Story by N. Immanuel Velez
Illustration by Chlo’e Camonayan
I’m such a damn chicken. I’d promised I wouldn’t break, really thought I wouldn’t, and then I ran. Others might have done the same, but what I saw was what I’d come for, what I wanted. I wasn’t supposed to run. So here I was, frantically looking for a weapon, having just broken into my own house at three AM because I’d dropped my damn keys.
Blood was still dripping down my fingers from where I’d broken the kitchen window. I’d used a stone, but also used more force than necessary and small shards of glass had punctured my hand. That stung. It was while I was washing the cuts in the sink that I heard a noise at the front door. Was that a knock? Shit. They’re coming to get me, and I don’t even know who they are.
A knife at the edge of the table.
No, something that could break bone.
I rummaged through the closet in my bedroom, looking for a baseball bat, when another sound caught my attention. This time, the window. Was that a tap? I grabbed the bat and turned around, sweat flying from my hair. My heart raced, hands shook, and my stomach felt like it wanted to rip through my skin. They couldn’t be here. That was impossible. I’d let my mind get the better of me, which made me feel ashamed.
I never used to be like this. In fact, I could hardly remember ever being scared. When you don’t believe in anything, there’s not much to be afraid of. My father once told me that as a toddler I enjoyed the spooky stories he told me. Sometimes I would even laugh. Dark closets and thunderstorms meant nothing to me.
In grade school, a classmate thought he saw a ghost in the window of the attic, which caused quite a stir. But I walked up alone, found nothing, and waved at them through the glass. Crisis averted.
In high school, I was the brave prankster who strutted around in my bomber jacket, always the first to accept any dare. Not because I was the chump, but because it excited me. If I got caught, I got caught. That did not sit well with my father.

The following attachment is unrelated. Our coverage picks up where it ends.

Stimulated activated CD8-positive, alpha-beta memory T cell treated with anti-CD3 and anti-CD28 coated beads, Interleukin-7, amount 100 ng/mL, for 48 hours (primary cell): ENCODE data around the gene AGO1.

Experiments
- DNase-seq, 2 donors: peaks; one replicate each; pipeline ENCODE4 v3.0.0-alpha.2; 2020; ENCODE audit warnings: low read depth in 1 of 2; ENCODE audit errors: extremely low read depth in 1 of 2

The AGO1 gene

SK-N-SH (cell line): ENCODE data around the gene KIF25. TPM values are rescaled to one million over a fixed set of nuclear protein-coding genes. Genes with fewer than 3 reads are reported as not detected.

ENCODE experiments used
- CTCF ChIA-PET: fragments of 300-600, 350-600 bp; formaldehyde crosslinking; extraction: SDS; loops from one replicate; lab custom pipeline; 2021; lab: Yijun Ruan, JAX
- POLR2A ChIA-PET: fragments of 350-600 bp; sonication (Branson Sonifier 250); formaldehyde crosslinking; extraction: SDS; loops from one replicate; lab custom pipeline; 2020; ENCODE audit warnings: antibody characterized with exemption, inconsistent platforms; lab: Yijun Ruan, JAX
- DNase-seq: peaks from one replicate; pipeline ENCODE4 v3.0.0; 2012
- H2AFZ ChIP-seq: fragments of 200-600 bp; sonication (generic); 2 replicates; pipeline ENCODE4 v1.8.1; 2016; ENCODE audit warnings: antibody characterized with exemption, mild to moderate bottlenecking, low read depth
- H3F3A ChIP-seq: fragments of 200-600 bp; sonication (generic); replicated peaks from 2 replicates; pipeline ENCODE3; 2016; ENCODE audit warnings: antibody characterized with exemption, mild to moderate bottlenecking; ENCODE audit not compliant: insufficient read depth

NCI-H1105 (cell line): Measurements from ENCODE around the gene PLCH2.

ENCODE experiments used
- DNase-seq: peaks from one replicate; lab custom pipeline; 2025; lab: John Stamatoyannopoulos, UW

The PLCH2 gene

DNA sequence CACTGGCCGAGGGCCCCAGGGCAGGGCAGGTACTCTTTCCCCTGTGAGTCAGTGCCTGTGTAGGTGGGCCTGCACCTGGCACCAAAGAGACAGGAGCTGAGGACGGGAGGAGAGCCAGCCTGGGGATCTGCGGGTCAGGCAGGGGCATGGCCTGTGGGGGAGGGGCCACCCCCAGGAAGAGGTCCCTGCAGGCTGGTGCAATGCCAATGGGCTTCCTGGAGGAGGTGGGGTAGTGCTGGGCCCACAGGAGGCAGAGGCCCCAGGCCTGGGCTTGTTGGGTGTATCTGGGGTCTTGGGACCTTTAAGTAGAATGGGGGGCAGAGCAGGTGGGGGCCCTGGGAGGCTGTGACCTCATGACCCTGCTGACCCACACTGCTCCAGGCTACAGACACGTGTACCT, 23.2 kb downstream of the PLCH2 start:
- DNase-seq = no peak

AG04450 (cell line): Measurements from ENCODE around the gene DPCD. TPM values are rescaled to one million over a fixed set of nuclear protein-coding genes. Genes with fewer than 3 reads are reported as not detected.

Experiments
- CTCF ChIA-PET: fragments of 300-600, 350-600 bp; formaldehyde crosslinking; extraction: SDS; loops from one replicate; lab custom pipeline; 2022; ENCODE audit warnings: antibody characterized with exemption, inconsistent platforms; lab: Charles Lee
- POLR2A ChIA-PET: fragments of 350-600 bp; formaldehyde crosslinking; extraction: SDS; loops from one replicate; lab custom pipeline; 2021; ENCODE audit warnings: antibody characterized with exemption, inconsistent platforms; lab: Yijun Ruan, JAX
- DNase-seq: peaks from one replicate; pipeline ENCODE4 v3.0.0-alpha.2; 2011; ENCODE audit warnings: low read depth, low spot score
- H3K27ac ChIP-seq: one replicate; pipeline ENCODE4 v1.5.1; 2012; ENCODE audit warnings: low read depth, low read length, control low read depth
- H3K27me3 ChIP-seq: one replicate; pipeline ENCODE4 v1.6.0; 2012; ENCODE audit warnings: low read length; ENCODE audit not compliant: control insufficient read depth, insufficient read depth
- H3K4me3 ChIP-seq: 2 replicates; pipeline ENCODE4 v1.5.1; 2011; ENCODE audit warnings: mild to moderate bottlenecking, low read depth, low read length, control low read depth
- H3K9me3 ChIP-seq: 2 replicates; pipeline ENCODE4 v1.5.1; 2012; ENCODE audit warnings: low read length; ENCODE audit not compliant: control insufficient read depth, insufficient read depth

As an adult I took risks. Financial, romantic, and emotional risks. It made no sense to play it safe when you only live once. You’re born, you live, you die. I had never seen anything to the contrary, despite what my father used to say. And then his heart stopped.
Back in the kitchen, a half-empty bottle of dark rum found me, peeking from behind a bag of potatoes. It stared at me from the counter like an old friend. And maybe it could hold its own, give me peace of mind, calmness, offer another point of view that didn’t involve paranoia and uneasiness. I poured a glass and dropped in a few ice cubes. As I brought it to my mouth another sound startled me, the drink spilling down my hand and on to my shirt. The rum burned my cuts. A dog had barked from outside, amplified by the cracked window.
A balmy breeze glided in. I turned off the lights and looked out, crouching furtively. Heavy branches swayed, leaves rattling against each other until reaching a crescendo, then whispering as the wind died down. Insects chirped. A twig snapped. Is someone out there? No. It had to be the dog. Damn it, I really needed that drink.
I poured another glass and sat down on the sofa, sighing loudly as I hit the cushion. The rum burst into my brain, the buzz pulsating through my body, taking off the edge. I lit a cigarette and inhaled. My dad once said that if you found yourself amidst evil you should remove yourself immediately because it might follow you, attach to you, become a part of you. Like a spirit, it could possess you. I wondered if that’s what had happened just a few hours earlier. If something followed me home. Something malevolent. Maybe that’s what was lurking outside.
Nah., I didn’t believe in such things.
And it’s a good thing I didn’t. Because I still had to go back and get my keys.
— ♦♦♦ —
I had found my father on the floor of his living room. His death hit me like a skull on concrete. We had been planning to see The Wolfman just a few days later. Our last conversation revolved around the latest episode of Dark Fantasy, which we would hear every Friday night. He loved scary movies, books, and radio shows, and by default, so did I.
My dad wasn’t religious, but he certainly wasn’t a skeptic. The unexplainable mysteries of the world, the unanswered questions that had tugged on humanity since the beginning, they pulled on him in the same way, building the foundation for an open mind. They fueled his interest in the unknown, sparked an appetite for otherworldly possibilities. Whereas I viewed those stories with a touch of humor, he saw them with a sliver of hope for something more than the mundane.